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The budget deal is already facing heavy criticism from social service agencies and local leaders.
California is on the verge of transforming how it helps its most vulnerable citizens: the poor, the disabled and the elderly. Their safety net will be severely scaled back, under the budget deal Governor Schwarzenegger and legislative leaders hammered out Monday.
"The legislative leaders said that they saved the safety net. But the actual details suggests that the safety net has been shredded," said Anthony Wright, Health Access.
Low-income children will be among the hardest hit. Welfare-to-Work moms who keep failing to fulfill job requirements, for instance, used to be able to get cash assistance for just their kids. But with the proposed cut to CalWORKs slated to be over half-a-billion dollars, the state would completely cut off the family.
"It just seems unconscionable that you could do this at a time with such record high unemployment. How are people supposed to find work? Why should we want to punish them now at time like this?" said Mike Herald, Western Center on Law and Poverty.
Healthy Families also wouldn't be able to insure as many low income kids. While the cut is $124 million, the state loses twice that in federal funding.
Child welfare groups estimate about a half-million kids would be denied health coverage and another 400,000 would be kicked off the program over the next year.
Taxpayer groups say the cuts are necessary because California has been far too generous.
"We've had the best welfare programs in America. That's no longer sustainable, and I think what we're going to see is a delivery of social services more aligned with the average of other states," said Jon Coupal, Howard Jarvis Taxpayers Association.
Democrats are taking a lot of heat for cutting programs they were elected to protect. Senate President Darrell Steinberg acknowledged the cuts were painful for him, but given the financial crisis, he was proud of the fact he saved them from complete elimination.
"We did make some cuts, but they weren't nearly as bad as they could have been," said Steinberg. "I have the old 'Can I sleep with myself' test at night ... and I can sleep with what I did."
"I think we all feel a bit betrayed," said L.A. Mayor /*Antonio Villaraigosa*/ on Tuesday morning.
Schools and community colleges must slash $6 billion in funding. UC and state universities are losing $3 billion.
State worker furloughs account for $1.3 billion in savings. Medical faces $1.3 billion in cuts, and CalWORKs loses $528 million.
"They've decided to balance this budget in a way that's going to really hurt street services, traffic and all the things that we have to provide as a city," Villaraigosa said.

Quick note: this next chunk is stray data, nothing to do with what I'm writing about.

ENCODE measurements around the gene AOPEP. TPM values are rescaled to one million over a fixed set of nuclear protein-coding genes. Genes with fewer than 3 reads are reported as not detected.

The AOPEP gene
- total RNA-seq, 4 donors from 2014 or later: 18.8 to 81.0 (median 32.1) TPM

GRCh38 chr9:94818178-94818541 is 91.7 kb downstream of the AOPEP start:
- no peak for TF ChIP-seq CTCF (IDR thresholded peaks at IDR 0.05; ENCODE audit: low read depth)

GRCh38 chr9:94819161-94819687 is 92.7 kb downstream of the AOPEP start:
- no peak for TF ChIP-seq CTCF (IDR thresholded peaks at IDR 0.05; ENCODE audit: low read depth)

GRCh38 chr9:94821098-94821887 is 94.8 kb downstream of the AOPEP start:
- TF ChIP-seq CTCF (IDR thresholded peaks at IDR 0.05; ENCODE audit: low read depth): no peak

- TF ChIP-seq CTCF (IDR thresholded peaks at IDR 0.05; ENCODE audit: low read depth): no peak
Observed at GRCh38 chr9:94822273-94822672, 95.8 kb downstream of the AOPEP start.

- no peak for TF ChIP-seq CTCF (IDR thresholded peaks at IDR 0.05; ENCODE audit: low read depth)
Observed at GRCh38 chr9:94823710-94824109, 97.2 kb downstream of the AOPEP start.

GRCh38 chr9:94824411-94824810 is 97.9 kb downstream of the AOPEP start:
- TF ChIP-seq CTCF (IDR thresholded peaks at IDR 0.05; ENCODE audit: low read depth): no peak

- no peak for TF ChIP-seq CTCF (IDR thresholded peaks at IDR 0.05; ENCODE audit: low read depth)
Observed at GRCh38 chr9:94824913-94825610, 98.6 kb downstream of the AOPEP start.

The state is proposing to take billions of dollars from local entities in the form of gas taxes, property taxes and redevelopment money. For L.A. County, it could mean losing about $850 million in revenue.
"It's a system that has abdicated and abrogated its commitment to cities, school districts and counties, and I think we all feel a moment of shame," Villaraigosa said.
County officials said health care, mental health programs, public safety and social services will all be affected.
For the city of Los Angeles, nearly $300 million could be lost.
Under Proposition 1A, the state could eventually pay back some of that money, but they are not required to pay back all of it.
Local leaders are calling the latest budget a blatant money grab, but despite all the anger, /*Gov. Arnold Schwarzenegger*/ and lawmakers are likely to pass the budget on Thursday.
The mood was much lighter Monday night. After an intense closed-door session, the top five lawmakers celebrated reaching an agreement, nearly one month late.
"We wanted to make sure that during this time of economic recession, when people need services more, that we did not eliminate the safety net for California," said /*Assembly Speaker Karen Bass*/.
Many social programs that the governor wanted to cut were saved.
"It was like a suspense movie, but we have accomplished a lot. This is a budget that will have no tax increases," Schwarzenegger said.
There may be no new taxes, but there's lots of cuts. An estimated $11 billion will be taken from counties and cities, and much of it will not be repaid.
"We've said from the beginning that if they're going to make these cuts, we've got to get paid back, and so we're going to look at our options. There may be legal options here, but in any case, we're not going to take it lying down," Villaraigosa said.
Villaraigosa said he will be studying the fine print to see if there's any way he can force the state to pay local governments back.
Eyewitness News Reporters Nannette Miranda, Subha Ravindhran and John North contributed to this report.